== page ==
Show me the money – Financial Services Need to Rethink Security

Financial institutions are under attack. As gatekeepers to consumers’ and enterprises’ most personal and private information, this industry serves as one of the most lucrative avenues for cybercriminals to pursue. In response, financial services organizations have developed unsustainable security infrastructures that are characterized by a huge proliferation of tools to address “the next big thing” in cyber threats.

As highly publicized breaches continue against financial institutions, organizations are stuck in a frustratingly reactive cycle: with every emerging attack a  new tool or widget is  added to an already  complex arsenal of security solutions. This stockpile of tools often lack automation and Big Data analytics capabilities, preventing IT teams from being able to catalog and respond to threats in a timely manner. Over time, organizations are left struggling to patch holes and close siloed security gaps, always looking to identify the next vulnerability while making it difficult to get ahead.

The industry must move beyond this segregated approach to better protect themselves and their customers. According to Closing the Cybersecurity Gaps in Financial Services, a global survey from Ovum and sponsored by McAfee, an overwhelming number of financial institutions, especially Tier 1 and 2, deploy between 100-200 disparate security solutions.  The report also finds that three percent of global financial services institutions use over 100 security solutions, reducing effectiveness and creating additional operational cost increasing their organization’s cyber risk exposure. Adding to security teams’ burdens: 37 percent of respondents deal with over 200,000 daily security alerts. Security teams are overwhelmed with sifting through and prioritizing the vast amounts of alerts that each security tool is generating often with limited threat intelligence sharing between the various tools in a cohesive and adaptive manner. The sheer amount of manpower required to accurately sift through each alert drains resources and leaves security teams drowning in IT complexity. Not surprisingly, over a third of respondents across EMEA, US and APAC listed integrating and maintaining disparate security tools as their top operational pain point.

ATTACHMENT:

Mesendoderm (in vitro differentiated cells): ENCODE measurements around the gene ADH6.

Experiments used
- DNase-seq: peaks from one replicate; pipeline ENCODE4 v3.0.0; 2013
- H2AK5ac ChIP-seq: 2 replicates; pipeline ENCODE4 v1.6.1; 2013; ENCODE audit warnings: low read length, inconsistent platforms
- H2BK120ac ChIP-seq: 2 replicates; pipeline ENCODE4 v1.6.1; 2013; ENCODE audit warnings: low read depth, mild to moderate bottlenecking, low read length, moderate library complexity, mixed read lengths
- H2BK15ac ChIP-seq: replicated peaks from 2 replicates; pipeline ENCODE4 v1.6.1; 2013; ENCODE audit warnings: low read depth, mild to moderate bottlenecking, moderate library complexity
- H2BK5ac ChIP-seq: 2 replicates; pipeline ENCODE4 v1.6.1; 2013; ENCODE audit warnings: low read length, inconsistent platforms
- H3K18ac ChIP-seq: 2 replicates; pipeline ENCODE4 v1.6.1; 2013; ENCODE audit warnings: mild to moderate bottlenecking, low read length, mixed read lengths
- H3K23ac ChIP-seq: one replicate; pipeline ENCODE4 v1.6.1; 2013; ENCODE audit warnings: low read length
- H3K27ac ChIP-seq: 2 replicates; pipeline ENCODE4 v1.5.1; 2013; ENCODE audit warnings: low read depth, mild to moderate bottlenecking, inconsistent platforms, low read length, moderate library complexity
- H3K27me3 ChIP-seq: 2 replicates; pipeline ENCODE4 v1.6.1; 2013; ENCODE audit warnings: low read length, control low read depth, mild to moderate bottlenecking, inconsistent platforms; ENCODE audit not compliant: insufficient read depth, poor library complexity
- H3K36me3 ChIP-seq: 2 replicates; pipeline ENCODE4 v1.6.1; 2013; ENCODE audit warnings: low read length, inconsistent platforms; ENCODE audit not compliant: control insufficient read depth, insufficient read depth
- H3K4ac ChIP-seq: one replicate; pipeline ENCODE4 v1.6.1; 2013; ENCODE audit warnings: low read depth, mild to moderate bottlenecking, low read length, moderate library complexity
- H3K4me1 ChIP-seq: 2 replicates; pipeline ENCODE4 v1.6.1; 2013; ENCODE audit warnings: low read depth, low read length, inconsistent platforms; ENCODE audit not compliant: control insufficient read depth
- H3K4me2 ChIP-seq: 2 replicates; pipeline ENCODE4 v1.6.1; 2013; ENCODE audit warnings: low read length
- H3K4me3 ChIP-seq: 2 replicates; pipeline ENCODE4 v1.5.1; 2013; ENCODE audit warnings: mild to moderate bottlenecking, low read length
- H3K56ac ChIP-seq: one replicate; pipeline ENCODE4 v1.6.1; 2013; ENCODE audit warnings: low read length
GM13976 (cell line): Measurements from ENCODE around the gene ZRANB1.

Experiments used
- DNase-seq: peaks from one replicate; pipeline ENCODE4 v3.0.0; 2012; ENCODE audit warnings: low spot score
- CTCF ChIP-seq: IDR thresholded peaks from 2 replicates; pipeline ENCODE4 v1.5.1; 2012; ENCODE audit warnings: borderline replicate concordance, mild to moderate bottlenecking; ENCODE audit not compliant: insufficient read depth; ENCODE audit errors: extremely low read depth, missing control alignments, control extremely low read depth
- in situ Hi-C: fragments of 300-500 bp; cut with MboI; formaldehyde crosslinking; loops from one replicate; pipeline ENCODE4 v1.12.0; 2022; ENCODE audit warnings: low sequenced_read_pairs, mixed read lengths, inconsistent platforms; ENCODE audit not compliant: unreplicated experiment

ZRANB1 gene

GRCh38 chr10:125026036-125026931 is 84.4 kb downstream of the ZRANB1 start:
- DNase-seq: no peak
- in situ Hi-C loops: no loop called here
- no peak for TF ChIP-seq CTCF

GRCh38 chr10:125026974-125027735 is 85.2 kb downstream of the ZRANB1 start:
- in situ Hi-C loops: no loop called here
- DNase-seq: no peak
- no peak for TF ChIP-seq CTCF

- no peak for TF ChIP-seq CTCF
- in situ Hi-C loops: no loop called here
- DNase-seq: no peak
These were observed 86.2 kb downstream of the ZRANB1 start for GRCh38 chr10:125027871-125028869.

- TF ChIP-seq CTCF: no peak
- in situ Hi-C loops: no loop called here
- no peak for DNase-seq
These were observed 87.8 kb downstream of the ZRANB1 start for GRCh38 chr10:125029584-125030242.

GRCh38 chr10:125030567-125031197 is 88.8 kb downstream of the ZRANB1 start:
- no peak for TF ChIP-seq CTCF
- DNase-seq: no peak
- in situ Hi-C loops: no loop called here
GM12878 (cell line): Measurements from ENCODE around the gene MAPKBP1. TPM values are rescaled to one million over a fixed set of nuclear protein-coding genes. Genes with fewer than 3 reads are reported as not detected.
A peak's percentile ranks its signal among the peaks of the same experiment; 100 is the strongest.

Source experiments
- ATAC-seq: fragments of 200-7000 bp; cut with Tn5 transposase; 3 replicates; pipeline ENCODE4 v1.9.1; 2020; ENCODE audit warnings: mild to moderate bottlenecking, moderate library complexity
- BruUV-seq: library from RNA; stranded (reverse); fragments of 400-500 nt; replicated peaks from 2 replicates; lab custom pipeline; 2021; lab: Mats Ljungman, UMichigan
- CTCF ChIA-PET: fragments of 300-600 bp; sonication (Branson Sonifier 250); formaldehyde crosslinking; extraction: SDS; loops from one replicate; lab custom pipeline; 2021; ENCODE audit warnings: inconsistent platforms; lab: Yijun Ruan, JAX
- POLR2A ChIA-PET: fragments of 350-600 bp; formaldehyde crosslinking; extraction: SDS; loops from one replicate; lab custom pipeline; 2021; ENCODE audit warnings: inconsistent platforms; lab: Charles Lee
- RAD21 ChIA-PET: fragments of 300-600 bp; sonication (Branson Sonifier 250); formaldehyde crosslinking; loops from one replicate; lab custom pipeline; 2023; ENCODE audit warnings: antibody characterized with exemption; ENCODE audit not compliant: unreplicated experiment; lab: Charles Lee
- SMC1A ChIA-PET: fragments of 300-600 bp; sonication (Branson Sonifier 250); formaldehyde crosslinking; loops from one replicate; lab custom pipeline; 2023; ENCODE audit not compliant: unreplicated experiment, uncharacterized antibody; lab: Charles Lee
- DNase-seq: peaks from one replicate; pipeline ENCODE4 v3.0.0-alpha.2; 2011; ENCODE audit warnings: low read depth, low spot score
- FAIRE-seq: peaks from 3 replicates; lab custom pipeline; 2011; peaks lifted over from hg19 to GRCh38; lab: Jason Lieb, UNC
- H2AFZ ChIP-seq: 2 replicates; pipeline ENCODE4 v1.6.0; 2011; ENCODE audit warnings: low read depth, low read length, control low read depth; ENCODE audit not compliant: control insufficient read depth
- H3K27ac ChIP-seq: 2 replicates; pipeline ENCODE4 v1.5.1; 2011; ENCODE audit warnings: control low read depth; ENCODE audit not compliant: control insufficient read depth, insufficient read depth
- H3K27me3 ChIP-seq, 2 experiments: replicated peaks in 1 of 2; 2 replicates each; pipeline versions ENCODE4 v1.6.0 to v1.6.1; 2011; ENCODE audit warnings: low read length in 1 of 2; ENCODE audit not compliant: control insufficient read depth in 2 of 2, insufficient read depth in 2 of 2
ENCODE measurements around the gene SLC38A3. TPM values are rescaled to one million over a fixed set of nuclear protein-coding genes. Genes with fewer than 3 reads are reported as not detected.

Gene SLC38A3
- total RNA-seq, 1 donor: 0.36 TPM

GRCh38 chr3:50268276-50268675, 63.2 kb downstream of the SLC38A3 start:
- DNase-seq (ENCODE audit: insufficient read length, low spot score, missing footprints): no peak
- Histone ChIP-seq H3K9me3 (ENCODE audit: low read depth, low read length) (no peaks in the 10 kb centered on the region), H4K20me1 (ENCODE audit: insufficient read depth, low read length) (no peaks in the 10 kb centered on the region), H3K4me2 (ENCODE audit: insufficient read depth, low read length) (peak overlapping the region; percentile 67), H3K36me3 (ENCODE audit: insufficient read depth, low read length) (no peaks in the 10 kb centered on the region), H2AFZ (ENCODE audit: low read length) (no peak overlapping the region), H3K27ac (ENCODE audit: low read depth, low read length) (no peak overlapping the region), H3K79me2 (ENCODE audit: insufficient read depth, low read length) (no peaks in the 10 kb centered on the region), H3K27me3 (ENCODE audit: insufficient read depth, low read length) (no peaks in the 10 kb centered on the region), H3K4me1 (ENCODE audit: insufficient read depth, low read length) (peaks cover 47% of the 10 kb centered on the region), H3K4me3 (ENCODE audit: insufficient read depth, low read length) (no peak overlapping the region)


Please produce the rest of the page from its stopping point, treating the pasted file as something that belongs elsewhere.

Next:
Financial institutions operate in a highly complex and interconnected financial ecosystem connecting thousands of entities, networks and users across the globe. Petabytes of data, billions of messages and transactions flow across this interconnected system on a daily basis and make it a daunting task to monitor, detect and block anomalous activities, elusive threats and under-the-radar attacks in real-time. These worries are corroborated by the Ovum study, where 40 percent of respondents indicated that faster threat discovery is their first or second security priority. To enable quicker threat detection, over 70 percent of organizations are planning strategic investments in cloud, web and ATM security.

Ovum highlights some promising trends that point towards a better, more secure future for these organizations. Financial institutions have undergone a significant shift in the decision-making process for cybersecurity initiatives, with teams outside IT such as fraud, compliance, risk management and operations all now taking part. Forty-eight percent of respondents from the fraud team reported they were a decision maker in their company’s cybersecurity initiatives, followed by compliance and risk management – both reporting over 37 percent. This shift highlights the high priority level that financial institutions have put on cybersecurity, which is well-warranted considering that breaches will have severe consequences that reach as far as to fraud, insider/outsider collusion, regulatory compliance and legal. In this regard, these organizations are regarded as the gold standards that all other industries should aspire to.

The financial services industry is in the beginning stages of another industry-wide shift, as over 60 percent of respondents agree that the industry needs better, not more, security tools, which will ultimately enable greater automation, integration and orchestration of tasks, as well as end-to-end visibility across the security infrastructure. The next big financial breach continues to be one of the biggest concerns in the financial services industry, constantly serving as a reminder to organizations for the need of a unified and fully implemented security strategy. Greater automation, integration and orchestration are necessary first steps to provide relief to these teams, which can only be delivered through a unified threat defense architecture. The transformation to an open source communications fabric offers a significant impact on the efficiency and effectiveness for organizations by simplifying the integration of disparate tools and enabling the sharing of threat data.

Join McAfee and a host of financial experts for Transforming Cybersecurity in Financial Services, a free webinar on Thursday, June 22, 2017, at 10 a.m. EST to learn more on current gaps and challenges in financial IT security, emerging threat vectors and attacks, use of machine learning and advanced analytics, best practices that can benefit financial institutions and the path forward.

 

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